Group Files Federal Lawsuit Against Wisconsin Student Voter ID Laws
Lawsuit Argues Requirements Are Unconstitutional, Age-Based Discrimination
A national advocacy organization that promotes student voting has filed a federal lawsuit challenging parts of Wisconsin’s voter ID law.
The lawsuit, brought by the Andrew Goodman Foundation, argues the state’s requirements for student IDs that can be used as voter IDs go too far and make it too difficult for young people to vote.
Under current law, to be used as a valid voter ID, a student ID must meet several criteria. It must have an issuance date, an expiration date no more than two years from the issuance date and the holder’s signature. The ID will only be accepted if students can also prove, through other documentation, they are enrolled in school. That other documentation could be a tuition receipt, enrollment verification letter or class schedule.
Yael Bromberg, chief counsel for voting rights at the Andrew Goodman Foundation, said the requirements go so far they violate the U.S. Constitution’s 26th Amendment, which protects against age-based voting discrimination.
“We are seeing a massive impact in (students’) inability to navigate the system and to obtain permissible identification,” Bromberg said. “I think that this gamesmanship around the student vote specifically is a betrayal of a fundamental American value.”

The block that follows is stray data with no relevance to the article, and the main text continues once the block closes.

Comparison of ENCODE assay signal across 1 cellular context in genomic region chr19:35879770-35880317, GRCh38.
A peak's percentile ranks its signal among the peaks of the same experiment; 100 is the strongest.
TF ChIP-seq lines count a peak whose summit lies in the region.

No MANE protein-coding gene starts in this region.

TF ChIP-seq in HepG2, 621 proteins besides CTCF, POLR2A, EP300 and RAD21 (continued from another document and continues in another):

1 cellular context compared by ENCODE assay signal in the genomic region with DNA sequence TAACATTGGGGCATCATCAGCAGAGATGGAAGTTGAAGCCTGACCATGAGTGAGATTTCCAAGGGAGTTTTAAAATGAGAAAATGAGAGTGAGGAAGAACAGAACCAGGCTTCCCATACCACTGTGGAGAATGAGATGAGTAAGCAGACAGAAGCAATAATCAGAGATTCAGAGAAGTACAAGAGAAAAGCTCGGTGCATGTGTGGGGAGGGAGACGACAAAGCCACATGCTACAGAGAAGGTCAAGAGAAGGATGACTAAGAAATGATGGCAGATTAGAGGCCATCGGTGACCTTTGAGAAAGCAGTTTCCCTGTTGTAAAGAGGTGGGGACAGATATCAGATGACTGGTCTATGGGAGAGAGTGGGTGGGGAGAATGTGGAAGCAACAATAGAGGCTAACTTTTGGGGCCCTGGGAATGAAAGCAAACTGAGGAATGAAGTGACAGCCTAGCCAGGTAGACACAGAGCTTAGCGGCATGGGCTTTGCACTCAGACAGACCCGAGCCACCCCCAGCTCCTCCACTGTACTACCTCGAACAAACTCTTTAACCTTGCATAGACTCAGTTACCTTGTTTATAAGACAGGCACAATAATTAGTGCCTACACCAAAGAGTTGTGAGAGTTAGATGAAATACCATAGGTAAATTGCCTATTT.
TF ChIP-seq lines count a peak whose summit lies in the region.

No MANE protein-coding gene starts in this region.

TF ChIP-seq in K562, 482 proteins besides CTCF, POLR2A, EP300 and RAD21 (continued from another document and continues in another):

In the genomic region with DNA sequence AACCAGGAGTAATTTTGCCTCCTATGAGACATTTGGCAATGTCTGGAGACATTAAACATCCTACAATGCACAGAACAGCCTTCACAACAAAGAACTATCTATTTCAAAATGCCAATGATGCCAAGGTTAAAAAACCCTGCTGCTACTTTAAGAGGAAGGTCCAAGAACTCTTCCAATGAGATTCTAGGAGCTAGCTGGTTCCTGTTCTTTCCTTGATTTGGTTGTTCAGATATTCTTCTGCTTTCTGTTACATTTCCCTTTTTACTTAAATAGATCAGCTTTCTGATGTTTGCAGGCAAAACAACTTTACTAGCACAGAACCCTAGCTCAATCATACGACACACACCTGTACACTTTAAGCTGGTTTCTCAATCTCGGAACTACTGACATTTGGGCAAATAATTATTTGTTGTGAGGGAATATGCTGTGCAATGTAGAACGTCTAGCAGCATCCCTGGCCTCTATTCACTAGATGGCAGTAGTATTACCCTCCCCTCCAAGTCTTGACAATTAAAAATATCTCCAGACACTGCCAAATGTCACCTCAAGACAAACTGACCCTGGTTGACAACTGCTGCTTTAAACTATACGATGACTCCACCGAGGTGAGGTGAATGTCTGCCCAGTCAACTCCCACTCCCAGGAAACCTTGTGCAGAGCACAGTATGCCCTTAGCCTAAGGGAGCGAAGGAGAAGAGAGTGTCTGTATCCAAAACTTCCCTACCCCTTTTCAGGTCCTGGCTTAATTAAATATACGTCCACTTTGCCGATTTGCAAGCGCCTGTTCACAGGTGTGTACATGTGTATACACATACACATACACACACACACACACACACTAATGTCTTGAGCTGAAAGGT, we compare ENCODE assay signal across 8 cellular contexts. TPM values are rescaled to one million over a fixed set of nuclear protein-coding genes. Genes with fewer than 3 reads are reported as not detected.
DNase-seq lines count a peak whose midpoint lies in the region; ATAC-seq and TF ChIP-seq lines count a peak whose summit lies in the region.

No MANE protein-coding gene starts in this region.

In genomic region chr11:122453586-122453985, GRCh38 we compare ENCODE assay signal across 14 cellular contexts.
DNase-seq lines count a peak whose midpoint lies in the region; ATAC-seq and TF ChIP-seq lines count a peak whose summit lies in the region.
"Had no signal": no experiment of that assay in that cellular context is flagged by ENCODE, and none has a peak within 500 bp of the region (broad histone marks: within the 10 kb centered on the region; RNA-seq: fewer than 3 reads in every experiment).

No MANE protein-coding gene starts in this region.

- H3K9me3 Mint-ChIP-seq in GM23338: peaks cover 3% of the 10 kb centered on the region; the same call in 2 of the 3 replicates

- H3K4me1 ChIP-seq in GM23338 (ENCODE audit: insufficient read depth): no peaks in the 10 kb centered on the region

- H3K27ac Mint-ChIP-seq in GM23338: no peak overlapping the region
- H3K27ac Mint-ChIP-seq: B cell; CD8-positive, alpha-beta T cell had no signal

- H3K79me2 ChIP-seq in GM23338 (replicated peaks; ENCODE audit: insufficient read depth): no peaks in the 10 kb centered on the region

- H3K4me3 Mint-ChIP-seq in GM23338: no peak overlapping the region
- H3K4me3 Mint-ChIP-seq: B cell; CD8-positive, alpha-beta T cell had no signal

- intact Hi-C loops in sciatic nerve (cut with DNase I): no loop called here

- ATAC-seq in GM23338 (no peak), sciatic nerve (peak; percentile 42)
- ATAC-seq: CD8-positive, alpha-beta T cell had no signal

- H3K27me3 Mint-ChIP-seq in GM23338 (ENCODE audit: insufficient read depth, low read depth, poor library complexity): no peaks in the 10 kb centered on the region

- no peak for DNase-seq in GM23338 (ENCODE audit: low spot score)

Wisconsin’s voter ID law was passed by the GOP-controlled state Legislature and signed by former Gov. Scott Walker in 2011. It has faced and survived a number of legal challenges, two of which are still pending in a federal appeals court.
Supporters of the law say it prevents voter fraud. Opponents have argued voter fraud isn’t a problem in Wisconsin and that the law is aimed at discouraging voting by people who tend to support Democratic candidates, including minorities and young people.
The foundation echoed that argument in its complaint.
“The real-world effect of the restrictions … is not to address a problem that truly exists, but, rather, to make it significantly more difficult for young Wisconsin voters to exercise their constitutional right to vote,” it reads.
The Priorities USA Foundation, which is aligned with Democratic group Priorities USA, is funding the lawsuit.
But Bromberg argued the lawsuit shouldn’t be considered a partisan one.
“The value that young people play in our democracy is an issue that’s beyond partisanship,” she said.
Democratic Attorney General Josh Kaul would normally be tasked with defending the state in the lawsuit. His office didn’t immediately respond to a comment asking if he would decline to do so. Under a new set of state laws passed during last year’s lame-duck legislative session, GOP lawmakers can hire private lawyers to defend state laws.
A state-based advocacy group filed a similar federal lawsuit challenging requirements for student IDs earlier this year. A federal judge has put that case on hold, saying it is similar to another voter ID case, brought by the liberal One Wisconsin Institute, awaiting a ruling by the 7th Circuit Court of Appeals in Chicago.